Spotlight: Kathy Penree of CNY Storm
Kathy Penree still vividly remembers the life-changing conversation she and her longtime friend Elaine Pascale had back in 1996. Both former cheerleaders, she and Pascale were chatting about the business of all-star cheerleading, as well as their love of coaching. World Cup All Stars owner Pascale saw the writing on the wall—and suggested that Penree take advantage of the emerging sport by hanging out her own shingle. At first Penree was hesitant, but “Elaine pushed me out of my comfort zone. I started CNY Storm and it took off.”
That might be an understatement. Today, CNY Storm includes three gyms, 375 athletes and a staff of 35. And Penree’s modesty doesn’t end there—she was named 2014 Program Owner of the Year by the USASF, led efforts to fundraise for fellow program owners affected by Hurricane Sandy and is regularly tapped by her peers for advice on running a successful franchise operation.
But it all began with a flagship shop in Utica, New York. There was one team, 16 kids flip-flopping around a 10,000 sq.-ft. gym just one night a week with Penree acting as coach. Yet Penree wanted her program to be different. She wanted to build one that was, in her words, “more than just a place for parents to drop off their kids.” So she made sure her athletes performed community service and that the coaches incorporated lessons about character building and leadership.
Gradually over the years, CNY Storm became more of a lifestyle for the girls and boys. Penree wanted to offer the same opportunity to more kids—so when two nearby programs wanted to increase their resources and collaborate, it all clicked. “It made more sense to combine our athletes, our coaches and all that we, as a [unified] team, can bring to the table,” says Penree.
As a result, CNY Storm now operates three New York locations: Watertown, Albany and Syracuse, with Penree “overseeing quality control and consistency in the brand over all three locations.” Her daughter, Jenn, 31, manages the Syracuse location, while the Watertown and Albany owners manage their own daily business operations, oversee dealings with parents and coach their athletes. “I want all the programs to be successful,” says Penree, who ensures that all of the owners talk every day and attend frequent staff training and education.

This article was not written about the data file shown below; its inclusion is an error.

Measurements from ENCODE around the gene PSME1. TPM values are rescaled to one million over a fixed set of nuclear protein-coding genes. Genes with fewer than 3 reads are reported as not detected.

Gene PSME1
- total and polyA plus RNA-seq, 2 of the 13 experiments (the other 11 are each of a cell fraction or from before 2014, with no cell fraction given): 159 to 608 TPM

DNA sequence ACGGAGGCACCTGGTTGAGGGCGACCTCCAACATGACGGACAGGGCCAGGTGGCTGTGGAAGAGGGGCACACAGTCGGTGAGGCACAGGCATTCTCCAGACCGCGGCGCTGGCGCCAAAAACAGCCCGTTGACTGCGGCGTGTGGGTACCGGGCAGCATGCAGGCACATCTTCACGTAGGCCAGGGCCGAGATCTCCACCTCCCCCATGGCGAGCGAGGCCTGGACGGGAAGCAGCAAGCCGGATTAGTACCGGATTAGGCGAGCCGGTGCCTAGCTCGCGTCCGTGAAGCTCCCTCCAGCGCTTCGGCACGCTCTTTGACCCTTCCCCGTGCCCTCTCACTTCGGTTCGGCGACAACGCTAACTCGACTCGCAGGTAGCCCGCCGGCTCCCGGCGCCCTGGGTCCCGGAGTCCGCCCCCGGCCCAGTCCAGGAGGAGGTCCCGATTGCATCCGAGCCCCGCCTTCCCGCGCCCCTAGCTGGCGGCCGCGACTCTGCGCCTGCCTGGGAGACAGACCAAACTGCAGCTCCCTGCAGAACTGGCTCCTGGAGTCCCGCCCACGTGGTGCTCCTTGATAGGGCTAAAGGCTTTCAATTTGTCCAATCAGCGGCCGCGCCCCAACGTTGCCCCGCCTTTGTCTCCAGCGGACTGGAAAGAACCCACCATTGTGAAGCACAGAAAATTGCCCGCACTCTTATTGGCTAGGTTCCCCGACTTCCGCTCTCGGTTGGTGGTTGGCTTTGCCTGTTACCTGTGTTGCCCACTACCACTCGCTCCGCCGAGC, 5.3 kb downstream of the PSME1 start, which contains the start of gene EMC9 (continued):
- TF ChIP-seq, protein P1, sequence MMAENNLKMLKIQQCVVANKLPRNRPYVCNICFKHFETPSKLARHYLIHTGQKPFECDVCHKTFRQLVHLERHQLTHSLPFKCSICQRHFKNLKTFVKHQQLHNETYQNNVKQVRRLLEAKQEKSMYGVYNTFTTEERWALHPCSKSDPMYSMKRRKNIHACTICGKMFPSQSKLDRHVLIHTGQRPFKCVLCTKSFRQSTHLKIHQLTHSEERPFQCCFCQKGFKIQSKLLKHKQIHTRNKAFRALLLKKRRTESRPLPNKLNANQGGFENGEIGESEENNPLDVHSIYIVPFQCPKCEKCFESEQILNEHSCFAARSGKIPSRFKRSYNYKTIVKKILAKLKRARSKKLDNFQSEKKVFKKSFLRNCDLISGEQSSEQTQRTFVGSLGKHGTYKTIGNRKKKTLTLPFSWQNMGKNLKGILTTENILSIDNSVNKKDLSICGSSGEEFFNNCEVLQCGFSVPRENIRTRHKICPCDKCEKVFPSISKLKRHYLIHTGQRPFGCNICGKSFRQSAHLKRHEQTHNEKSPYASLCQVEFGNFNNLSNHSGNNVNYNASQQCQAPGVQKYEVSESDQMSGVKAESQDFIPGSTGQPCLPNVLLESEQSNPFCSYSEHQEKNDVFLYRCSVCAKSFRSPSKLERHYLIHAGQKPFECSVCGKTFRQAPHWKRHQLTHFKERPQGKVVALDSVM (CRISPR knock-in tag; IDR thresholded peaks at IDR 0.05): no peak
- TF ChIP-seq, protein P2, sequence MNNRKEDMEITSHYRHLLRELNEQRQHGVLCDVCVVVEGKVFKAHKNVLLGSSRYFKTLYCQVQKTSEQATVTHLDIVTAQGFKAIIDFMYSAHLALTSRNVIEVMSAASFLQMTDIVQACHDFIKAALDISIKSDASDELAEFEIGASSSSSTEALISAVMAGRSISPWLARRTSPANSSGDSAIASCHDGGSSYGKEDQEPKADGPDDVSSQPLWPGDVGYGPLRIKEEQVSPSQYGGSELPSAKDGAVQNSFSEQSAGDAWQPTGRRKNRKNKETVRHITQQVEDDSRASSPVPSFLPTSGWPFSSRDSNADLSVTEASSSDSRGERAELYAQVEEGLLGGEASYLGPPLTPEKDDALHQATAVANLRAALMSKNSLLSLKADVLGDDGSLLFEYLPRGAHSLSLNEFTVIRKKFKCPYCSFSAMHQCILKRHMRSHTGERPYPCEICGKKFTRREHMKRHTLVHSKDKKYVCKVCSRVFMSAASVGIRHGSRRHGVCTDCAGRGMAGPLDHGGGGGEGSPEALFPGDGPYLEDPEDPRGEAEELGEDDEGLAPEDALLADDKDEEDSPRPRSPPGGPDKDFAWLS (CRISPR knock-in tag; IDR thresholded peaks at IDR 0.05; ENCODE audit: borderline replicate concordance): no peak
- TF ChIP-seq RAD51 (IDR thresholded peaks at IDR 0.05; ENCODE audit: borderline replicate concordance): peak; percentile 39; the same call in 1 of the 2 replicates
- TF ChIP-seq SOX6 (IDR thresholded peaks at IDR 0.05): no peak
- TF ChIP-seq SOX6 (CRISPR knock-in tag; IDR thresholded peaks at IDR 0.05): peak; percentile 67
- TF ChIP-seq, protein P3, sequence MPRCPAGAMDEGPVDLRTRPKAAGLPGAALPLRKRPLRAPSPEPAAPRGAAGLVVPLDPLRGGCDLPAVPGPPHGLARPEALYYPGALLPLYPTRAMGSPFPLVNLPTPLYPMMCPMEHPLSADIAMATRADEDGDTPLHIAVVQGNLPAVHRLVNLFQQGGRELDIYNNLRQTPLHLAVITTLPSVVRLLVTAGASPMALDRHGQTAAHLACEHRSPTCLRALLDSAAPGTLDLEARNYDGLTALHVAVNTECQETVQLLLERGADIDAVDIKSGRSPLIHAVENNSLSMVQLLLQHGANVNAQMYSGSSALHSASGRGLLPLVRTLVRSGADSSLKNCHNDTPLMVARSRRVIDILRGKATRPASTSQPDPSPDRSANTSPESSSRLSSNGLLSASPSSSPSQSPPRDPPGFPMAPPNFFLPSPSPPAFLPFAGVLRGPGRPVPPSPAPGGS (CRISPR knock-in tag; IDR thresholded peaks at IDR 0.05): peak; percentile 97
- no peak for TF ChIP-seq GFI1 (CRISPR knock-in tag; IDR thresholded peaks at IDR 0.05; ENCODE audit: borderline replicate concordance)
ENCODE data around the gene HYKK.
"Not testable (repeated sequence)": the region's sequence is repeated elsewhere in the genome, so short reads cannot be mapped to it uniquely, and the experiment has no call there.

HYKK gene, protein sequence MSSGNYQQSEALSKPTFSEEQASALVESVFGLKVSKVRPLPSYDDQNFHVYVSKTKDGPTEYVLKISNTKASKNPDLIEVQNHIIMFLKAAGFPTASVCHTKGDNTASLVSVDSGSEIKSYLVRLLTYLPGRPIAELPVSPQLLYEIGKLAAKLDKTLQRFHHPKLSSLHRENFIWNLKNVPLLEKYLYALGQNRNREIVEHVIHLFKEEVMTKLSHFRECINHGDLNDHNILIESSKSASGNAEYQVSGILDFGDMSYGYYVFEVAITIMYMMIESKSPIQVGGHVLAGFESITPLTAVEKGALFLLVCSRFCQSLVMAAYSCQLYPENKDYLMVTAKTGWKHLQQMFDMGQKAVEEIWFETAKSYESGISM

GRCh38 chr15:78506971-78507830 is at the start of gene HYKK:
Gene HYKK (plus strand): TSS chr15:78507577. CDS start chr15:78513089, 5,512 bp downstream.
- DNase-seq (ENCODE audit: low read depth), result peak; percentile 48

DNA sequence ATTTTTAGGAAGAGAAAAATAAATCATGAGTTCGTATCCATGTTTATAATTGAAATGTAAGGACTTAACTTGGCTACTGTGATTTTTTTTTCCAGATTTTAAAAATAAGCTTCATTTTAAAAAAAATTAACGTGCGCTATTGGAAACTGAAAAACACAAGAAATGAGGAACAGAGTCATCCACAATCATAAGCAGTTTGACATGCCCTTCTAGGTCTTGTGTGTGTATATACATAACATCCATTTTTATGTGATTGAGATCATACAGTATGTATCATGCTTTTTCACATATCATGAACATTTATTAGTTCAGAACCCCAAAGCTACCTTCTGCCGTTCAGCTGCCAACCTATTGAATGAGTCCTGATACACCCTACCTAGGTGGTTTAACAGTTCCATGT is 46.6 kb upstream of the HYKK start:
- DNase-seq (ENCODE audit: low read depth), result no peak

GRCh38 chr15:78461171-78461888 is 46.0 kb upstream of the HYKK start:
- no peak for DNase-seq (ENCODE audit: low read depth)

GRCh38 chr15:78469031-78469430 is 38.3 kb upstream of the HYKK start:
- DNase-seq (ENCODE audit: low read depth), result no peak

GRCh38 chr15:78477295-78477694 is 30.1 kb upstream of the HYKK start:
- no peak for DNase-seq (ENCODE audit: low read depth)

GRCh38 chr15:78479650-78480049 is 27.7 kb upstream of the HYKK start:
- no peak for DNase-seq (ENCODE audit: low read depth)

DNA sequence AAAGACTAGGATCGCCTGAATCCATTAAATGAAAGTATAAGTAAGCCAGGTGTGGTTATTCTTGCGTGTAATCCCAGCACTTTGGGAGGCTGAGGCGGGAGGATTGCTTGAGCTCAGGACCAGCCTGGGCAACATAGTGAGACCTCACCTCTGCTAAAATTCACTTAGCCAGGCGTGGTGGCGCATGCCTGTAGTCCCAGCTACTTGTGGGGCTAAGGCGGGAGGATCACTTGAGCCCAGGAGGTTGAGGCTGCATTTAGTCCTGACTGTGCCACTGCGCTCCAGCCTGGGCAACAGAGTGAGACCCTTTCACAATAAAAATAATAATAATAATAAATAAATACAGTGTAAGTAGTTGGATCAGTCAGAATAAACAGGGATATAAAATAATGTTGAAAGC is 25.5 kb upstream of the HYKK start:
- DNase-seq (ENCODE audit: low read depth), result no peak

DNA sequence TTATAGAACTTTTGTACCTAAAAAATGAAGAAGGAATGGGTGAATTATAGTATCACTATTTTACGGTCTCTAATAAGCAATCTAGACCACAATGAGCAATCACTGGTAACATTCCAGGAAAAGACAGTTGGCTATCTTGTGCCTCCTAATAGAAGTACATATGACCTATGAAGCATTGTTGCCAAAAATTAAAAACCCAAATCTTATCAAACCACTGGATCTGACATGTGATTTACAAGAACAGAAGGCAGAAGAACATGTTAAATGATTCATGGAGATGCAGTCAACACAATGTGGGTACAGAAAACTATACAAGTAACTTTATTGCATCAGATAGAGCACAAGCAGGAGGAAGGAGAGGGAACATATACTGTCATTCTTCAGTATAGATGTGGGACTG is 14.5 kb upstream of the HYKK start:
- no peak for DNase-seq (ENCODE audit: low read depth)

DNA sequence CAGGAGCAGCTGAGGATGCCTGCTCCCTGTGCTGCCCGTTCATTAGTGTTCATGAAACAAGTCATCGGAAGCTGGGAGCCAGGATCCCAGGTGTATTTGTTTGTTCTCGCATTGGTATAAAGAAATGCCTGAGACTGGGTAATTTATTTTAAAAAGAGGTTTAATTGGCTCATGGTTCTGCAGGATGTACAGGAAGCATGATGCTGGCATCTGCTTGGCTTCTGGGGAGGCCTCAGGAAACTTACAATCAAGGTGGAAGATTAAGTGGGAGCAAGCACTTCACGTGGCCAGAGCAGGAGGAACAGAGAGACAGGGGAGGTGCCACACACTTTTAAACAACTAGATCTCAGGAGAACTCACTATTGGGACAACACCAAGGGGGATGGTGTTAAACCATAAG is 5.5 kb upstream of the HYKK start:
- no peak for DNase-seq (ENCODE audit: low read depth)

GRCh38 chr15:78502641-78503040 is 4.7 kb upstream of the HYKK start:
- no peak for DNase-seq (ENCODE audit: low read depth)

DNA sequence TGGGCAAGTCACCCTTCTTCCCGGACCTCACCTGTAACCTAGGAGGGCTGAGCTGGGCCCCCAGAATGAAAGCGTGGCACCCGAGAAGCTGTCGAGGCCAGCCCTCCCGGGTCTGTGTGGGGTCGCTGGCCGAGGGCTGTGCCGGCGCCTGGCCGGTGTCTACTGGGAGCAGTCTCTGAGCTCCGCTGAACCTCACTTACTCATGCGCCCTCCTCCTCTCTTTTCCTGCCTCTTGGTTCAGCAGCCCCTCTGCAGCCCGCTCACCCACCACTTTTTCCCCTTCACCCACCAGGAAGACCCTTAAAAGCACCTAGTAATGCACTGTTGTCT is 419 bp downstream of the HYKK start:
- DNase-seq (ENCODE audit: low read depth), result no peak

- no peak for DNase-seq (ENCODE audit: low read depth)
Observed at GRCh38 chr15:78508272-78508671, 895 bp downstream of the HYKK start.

In her management role, Penree no longer has daily personal contact with the kids and parents—a big change for Penree, who admits, with a laugh, to being, “a bit of a controlling person.” “I miss spending time with the girls and boys,” says Penree. But to make up for abdicating much of the precious face time with parents and athletes, Penree often hires Storm alumni who can bring professionalism and dedication to their role as part muse and part mother hen. The familiarity is especially helpful when it comes to rookie parents, adds Penree: “You are at your client’s disposal, and my staff is so great at handling the rather large learning curve when it comes to this all encompassing sport.”
The sport has been good to Penree. Storm teams have won Cheersport Nationals, Battle at the Capitol Nationals and several US Finals Championships. Dance teams also play a large role at CNY Storm, with four competitive hip-hop teams—and because dance isn’t Penree’s strong suit, she hires only the best. But that doesn’t stop her from getting on the dance floor occasionally to boogie, especially, she says, “when the kids need a chuckle.”
Beyond just giving them a laugh every now and then, Penree is hyper-aware of the influence she has on her gym’s youth as a female business owner and community leader. She tasks her athletes with service projects like promoting the iPromise Athlete Code of Conduct and volunteering to teach the two Storm special needs teams (whose members range in age from 6 to 19 and run the spectrum from cerebral palsy to autism). Penree also admits to checking up on her girls, making sure they are using good sense when it comes to things like social media and personal safety. “There are so many whole life skills to be learned,” says Penree.
When she does need to boost her own resolve, Penree often reaches for a file called “good things” where, over the years, she’s tucked scads of thank you notes and accolades from former athletes and parents.
“It helps me to keep pushing,” says Penree. “These kids are counting on me.”